Essay: The right solar power

SMUD received approval from state regulators for developers of new housing to use its offsite solar farms rather than rooftop solar panels. (Photo by Foon Rhee)

SMUD is on the wrong track on clean energy

By Lee Miller

I am surprised at the misinformation SMUD pumped out about its SolarShares program before state regulators voted last month to allow developers of new housing to use its offsite solar farms rather than rooftop solar panels starting next Jan. 1.

Here are some of the top things I heard, and the facts.

SMUD’s claim: SolarShares homeowners may add solar.

Fact: SMUD’s terms and conditions make it near impossible for most SolarShares homeowners to add solar. That’s because homeowners won’t receive “net metering” if they install their own solar. That’s the credit solar users receive for the extra solar energy they send back to the power grid. It’s how solar pencils out for most solar users.

Without net metering, most people would not choose solar. As a pro-solar state lawmaker told the California Energy Commission on Feb. 20: Solar without net metering is effectively a prohibition on solar.

SMUD’s claim: It’s more efficient to deliver clean energy through large-scale solar farms than rooftop solar.

Fact: It’s easy to slap down hundreds of panels in an open field, but ratepayers have to foot the entire bill, plus it’s expensive to buy the land and ship the energy over long-distance transmission lines. It’s actually cheaper to transmit energy that is made locally, on rooftops that are already built, and paid for by private individuals rather than ratepayers. In reality, we need both, and SMUD should stop trashing rooftop solar.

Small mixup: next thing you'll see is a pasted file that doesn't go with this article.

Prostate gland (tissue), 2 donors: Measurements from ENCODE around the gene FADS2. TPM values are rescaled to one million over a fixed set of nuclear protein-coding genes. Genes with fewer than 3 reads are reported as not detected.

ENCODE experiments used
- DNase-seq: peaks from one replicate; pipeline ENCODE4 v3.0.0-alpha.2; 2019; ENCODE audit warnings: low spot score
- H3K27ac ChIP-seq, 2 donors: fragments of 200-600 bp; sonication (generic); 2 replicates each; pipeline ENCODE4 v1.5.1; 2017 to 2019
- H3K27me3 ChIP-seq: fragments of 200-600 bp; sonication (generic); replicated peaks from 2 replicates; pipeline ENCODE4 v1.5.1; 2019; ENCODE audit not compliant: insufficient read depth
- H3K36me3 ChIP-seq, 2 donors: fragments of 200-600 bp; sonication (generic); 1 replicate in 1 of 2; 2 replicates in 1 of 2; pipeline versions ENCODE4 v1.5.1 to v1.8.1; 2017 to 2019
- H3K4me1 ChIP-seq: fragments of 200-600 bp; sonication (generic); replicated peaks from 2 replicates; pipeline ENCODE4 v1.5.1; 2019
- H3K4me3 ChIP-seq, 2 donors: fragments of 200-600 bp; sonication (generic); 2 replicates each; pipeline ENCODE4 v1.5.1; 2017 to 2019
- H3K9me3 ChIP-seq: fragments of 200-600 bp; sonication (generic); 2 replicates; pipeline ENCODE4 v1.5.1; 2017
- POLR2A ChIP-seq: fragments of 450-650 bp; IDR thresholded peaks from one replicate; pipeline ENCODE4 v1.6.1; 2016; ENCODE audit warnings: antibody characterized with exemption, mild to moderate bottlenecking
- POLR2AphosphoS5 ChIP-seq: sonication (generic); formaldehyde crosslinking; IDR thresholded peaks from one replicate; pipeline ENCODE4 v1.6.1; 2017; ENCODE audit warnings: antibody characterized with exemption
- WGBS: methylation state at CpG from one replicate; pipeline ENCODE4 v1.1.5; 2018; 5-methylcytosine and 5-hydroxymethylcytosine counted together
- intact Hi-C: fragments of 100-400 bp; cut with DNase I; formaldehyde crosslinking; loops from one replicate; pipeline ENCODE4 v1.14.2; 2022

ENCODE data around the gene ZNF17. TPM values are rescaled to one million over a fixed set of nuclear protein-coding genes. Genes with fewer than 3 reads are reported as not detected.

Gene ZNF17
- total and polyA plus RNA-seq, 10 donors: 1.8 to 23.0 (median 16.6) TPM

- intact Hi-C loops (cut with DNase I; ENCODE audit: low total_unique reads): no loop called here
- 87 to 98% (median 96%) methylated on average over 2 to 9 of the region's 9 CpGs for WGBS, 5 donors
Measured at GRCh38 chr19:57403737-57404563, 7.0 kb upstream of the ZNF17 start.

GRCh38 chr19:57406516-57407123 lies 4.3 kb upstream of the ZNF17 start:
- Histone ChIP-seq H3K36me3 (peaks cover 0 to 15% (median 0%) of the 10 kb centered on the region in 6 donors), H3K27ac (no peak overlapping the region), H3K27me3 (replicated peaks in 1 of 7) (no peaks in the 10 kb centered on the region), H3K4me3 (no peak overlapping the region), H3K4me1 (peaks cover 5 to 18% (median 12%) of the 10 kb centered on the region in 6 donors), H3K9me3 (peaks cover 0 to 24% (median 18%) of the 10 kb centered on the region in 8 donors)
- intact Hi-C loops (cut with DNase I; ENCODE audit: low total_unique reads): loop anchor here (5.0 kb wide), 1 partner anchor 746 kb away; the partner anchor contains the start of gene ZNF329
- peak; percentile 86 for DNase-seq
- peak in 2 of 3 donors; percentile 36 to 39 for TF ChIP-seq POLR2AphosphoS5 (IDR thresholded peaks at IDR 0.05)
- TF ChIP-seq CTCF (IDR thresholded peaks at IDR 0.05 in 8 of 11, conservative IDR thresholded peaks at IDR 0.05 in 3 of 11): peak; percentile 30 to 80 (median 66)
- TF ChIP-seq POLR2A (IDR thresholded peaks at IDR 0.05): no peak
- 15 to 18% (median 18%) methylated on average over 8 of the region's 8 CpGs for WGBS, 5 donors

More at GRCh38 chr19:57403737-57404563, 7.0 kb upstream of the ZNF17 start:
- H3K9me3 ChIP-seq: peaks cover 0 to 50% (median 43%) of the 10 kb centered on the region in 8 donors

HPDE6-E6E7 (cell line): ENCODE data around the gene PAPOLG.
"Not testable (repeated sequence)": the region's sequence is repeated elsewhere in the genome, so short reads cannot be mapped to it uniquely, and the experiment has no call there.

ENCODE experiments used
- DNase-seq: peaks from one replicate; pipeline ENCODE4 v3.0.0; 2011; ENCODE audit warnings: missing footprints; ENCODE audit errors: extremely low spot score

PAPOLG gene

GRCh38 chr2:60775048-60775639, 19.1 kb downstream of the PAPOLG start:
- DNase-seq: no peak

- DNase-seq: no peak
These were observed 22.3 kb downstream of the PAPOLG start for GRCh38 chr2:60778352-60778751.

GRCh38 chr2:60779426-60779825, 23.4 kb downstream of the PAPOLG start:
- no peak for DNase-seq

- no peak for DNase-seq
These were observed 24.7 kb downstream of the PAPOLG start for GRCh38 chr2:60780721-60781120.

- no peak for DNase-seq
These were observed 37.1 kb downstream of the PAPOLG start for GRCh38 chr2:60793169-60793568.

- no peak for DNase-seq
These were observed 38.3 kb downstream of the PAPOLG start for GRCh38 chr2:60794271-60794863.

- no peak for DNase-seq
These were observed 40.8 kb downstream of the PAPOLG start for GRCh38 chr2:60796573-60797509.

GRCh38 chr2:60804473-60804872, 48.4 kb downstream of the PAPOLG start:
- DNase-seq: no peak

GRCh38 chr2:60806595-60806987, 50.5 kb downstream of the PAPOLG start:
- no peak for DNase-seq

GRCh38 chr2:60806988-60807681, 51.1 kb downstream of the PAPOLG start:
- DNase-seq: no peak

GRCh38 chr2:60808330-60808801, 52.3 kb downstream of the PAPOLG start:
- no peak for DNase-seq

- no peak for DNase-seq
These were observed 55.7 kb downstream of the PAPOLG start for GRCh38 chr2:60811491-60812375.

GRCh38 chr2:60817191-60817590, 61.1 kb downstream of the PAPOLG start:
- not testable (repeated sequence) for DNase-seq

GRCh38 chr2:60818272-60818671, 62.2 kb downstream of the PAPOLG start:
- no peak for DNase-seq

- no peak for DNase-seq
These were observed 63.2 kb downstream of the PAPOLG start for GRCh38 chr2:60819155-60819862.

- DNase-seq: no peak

Lee Miller lives in south Sacramento and is a SMUD customer with rooftop solar.

At the Sacramento Municipal Utility District board meeting on Feb. 20, one clever speaker got board President Rob Kerth to admit in front of everyone that when people choose rooftop solar, it means SMUD will build fewer solar farms.

On the one hand, Kerth’s response is good because it highlights that when people choose rooftop solar, it saves the overall electrical grid money because the utility doesn’t have to spend as many ratepayer dollars on expensive infrastructure—which makes it all the more ludicrous to discourage rooftop solar.

On the other hand, Kerth’s response reveals a small-ness in SMUD’s approach. With electricity use rising at the same time we also need to rapidly transition away from fossil fuels, we need orders of magnitude more clean energy, both large-scale and rooftop. There should be almost zero competition between the two. But when pressed, SMUD’s leader indicated that it actually sees this as a zero-sum game, and also clear which type of energy they favor.

At some point, SMUD and other utilities will have to answer for the fact that California is planning to get 100% of its electricity from clean sources by 2045. That means the amount of clean energy will have to increase many times over what we have now. California can’t meet its clean energy goals simply from large-scale sources. There isn’t enough open space, and the cost and risk of doubling down on long-distance transmission lines is too great.